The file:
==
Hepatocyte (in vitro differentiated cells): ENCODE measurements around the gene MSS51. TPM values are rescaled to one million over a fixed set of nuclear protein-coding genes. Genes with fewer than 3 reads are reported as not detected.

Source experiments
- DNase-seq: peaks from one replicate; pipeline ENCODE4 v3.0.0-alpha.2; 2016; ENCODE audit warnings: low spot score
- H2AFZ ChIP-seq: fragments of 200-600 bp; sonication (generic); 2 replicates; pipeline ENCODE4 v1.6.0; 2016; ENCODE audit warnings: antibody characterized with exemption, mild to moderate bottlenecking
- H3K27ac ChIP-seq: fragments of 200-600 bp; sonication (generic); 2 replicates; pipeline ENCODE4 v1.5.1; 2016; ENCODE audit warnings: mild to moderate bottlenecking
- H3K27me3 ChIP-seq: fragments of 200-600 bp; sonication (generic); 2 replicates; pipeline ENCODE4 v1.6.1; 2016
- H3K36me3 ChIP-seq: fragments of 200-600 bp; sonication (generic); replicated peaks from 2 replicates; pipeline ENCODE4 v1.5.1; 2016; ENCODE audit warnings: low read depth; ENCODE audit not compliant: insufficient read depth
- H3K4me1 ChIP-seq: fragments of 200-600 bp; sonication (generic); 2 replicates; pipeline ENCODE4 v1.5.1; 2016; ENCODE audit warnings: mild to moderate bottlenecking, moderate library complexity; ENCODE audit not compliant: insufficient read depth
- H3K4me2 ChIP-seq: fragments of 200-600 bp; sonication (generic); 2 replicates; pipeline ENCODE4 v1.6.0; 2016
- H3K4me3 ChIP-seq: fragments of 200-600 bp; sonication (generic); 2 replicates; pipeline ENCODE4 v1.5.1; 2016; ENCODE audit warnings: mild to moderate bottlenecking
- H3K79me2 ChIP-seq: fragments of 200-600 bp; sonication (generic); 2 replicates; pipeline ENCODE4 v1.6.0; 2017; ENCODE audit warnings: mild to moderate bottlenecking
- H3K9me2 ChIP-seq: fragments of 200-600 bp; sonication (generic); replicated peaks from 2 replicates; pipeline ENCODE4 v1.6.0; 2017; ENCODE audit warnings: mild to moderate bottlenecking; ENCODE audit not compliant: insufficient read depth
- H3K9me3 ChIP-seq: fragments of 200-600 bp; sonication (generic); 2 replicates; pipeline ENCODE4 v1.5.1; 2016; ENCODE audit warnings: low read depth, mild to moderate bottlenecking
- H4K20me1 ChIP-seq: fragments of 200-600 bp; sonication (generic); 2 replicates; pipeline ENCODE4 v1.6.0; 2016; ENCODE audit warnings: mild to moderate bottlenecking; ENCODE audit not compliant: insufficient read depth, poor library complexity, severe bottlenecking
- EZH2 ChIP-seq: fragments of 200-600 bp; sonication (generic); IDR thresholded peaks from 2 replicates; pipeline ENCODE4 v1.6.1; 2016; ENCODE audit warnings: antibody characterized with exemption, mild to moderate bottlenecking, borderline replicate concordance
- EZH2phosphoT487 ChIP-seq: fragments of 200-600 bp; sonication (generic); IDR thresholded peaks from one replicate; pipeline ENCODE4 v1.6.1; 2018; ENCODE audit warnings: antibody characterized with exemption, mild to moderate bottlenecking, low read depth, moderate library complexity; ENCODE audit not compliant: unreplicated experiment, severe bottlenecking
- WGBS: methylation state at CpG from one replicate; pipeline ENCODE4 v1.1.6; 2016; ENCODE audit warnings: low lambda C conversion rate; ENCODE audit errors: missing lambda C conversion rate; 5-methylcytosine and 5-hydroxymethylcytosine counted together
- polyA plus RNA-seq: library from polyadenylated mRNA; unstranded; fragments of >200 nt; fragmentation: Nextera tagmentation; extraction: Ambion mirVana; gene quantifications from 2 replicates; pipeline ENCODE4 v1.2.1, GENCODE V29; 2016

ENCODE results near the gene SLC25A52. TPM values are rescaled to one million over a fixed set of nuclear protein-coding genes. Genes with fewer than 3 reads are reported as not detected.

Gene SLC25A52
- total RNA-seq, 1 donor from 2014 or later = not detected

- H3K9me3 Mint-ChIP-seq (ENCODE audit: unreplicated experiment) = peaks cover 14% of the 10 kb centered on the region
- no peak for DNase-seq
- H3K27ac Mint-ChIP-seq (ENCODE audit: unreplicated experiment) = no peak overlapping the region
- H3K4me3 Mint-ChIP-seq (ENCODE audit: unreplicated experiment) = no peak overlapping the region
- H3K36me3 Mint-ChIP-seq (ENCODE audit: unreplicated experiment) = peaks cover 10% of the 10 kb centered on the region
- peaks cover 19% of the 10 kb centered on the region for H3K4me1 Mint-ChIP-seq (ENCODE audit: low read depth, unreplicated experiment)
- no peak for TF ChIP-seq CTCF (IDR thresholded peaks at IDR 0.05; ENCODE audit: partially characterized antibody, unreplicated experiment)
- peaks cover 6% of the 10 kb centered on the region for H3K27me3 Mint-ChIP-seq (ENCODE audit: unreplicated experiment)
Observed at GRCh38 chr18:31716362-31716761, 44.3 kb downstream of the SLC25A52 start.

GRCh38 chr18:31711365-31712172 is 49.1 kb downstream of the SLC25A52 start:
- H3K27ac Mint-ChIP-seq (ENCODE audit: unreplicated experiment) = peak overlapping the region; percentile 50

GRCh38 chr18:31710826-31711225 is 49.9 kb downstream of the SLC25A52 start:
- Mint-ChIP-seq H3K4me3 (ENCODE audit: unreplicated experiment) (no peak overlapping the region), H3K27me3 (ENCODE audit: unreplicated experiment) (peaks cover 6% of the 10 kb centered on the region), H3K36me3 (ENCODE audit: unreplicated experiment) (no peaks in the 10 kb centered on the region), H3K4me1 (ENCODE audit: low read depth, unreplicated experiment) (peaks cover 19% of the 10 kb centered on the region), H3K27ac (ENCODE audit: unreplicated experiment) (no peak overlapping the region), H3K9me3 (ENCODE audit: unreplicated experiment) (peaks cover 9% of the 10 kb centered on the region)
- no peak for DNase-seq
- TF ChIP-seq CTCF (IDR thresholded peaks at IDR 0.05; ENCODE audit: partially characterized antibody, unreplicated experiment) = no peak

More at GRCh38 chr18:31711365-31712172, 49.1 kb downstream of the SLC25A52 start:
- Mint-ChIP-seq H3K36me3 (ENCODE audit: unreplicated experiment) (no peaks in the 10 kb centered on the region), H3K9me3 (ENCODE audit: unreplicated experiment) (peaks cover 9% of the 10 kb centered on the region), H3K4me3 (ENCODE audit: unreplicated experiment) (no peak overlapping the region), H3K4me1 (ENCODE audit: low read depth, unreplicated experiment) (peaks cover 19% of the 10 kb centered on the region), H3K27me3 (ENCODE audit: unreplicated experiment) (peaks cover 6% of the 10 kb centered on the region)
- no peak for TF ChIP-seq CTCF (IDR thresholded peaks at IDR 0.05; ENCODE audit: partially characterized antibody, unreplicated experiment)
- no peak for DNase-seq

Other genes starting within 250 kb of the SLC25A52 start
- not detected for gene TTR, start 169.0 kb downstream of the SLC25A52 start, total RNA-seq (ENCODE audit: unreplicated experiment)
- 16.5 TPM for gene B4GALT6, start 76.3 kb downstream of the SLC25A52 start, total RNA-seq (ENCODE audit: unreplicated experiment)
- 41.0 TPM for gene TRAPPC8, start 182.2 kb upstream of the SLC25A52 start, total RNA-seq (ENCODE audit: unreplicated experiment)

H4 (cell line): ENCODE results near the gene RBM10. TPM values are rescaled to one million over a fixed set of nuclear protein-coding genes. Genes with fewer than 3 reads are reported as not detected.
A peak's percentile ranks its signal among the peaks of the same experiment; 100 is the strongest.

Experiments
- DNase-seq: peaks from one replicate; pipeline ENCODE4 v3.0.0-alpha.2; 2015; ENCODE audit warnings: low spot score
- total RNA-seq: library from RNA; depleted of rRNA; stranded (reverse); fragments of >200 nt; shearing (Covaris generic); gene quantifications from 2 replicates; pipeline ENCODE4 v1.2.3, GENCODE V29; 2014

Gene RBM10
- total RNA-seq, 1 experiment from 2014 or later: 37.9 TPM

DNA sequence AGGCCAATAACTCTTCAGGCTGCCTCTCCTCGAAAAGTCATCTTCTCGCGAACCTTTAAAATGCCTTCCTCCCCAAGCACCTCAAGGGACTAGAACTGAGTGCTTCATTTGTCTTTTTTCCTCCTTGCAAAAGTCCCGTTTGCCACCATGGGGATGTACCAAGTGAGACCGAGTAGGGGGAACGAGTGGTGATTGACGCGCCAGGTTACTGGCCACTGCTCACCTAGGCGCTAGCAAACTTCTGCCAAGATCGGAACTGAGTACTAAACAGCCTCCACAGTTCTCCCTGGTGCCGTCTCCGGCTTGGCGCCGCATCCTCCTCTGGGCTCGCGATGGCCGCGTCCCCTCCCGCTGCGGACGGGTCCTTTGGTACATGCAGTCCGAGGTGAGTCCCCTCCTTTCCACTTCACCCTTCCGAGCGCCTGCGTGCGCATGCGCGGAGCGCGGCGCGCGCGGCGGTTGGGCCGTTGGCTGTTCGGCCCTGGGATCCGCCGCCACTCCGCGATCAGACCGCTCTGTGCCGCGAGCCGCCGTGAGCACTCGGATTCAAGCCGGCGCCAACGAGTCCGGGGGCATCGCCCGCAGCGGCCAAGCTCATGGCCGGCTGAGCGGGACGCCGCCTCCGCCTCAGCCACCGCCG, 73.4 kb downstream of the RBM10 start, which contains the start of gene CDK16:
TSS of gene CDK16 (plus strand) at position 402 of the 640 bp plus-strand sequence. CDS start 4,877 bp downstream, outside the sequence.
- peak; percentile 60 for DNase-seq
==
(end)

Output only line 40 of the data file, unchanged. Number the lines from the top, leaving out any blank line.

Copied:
- no peak for DNase-seq